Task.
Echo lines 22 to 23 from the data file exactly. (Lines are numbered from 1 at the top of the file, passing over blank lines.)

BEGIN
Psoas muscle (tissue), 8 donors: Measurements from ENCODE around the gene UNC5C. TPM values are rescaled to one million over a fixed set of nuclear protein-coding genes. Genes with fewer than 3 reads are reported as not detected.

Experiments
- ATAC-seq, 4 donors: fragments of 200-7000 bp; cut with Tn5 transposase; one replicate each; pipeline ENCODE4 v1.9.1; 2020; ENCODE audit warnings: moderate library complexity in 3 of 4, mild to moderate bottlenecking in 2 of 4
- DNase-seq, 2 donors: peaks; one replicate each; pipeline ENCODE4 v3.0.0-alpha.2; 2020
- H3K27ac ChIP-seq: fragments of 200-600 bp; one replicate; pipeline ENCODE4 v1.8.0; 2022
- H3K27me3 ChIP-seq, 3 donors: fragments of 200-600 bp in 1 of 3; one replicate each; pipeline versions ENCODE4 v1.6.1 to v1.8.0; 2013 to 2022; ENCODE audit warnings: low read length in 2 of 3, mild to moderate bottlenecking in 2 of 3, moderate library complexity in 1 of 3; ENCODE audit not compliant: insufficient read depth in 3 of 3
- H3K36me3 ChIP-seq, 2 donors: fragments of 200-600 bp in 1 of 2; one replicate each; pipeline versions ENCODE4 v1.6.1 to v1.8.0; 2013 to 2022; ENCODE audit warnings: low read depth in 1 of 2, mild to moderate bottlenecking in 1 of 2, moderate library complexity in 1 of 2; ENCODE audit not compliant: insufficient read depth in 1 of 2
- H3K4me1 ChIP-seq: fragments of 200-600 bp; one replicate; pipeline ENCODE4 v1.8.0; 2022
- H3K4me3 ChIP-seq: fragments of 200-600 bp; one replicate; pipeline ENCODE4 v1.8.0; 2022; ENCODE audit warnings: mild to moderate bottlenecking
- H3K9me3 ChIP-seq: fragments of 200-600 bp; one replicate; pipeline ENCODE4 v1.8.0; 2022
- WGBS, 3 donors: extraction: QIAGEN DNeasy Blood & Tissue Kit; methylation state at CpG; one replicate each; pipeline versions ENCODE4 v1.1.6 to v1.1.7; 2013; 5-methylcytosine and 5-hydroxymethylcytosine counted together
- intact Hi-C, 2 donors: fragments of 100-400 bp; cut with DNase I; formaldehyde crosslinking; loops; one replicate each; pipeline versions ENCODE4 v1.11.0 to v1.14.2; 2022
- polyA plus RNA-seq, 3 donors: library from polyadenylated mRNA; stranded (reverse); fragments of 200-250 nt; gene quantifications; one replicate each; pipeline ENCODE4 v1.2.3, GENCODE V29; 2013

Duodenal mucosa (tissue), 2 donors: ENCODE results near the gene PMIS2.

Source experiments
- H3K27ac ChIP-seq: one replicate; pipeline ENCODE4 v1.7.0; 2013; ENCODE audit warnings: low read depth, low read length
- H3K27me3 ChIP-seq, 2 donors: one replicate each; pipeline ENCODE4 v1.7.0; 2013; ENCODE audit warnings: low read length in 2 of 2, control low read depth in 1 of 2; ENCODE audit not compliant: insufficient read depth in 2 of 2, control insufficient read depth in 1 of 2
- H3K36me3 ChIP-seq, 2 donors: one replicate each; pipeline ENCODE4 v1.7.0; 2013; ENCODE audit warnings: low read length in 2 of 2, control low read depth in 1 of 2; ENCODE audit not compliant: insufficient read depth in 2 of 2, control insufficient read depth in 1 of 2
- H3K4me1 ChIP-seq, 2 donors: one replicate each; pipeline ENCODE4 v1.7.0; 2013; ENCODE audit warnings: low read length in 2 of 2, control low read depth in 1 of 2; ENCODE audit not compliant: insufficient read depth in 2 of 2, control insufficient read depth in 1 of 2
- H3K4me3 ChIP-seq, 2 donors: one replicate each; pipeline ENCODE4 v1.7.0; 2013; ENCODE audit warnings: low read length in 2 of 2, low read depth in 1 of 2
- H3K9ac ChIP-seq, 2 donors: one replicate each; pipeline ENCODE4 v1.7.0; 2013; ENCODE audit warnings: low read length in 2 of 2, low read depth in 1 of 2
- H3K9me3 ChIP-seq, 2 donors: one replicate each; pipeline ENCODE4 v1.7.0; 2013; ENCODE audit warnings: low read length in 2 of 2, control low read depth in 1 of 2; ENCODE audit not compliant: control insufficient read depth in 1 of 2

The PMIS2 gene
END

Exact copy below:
- H3K9me3 ChIP-seq, 2 donors: one replicate each; pipeline ENCODE4 v1.7.0; 2013; ENCODE audit warnings: low read length in 2 of 2, control low read depth in 1 of 2; ENCODE audit not compliant: control insufficient read depth in 1 of 2

The PMIS2 gene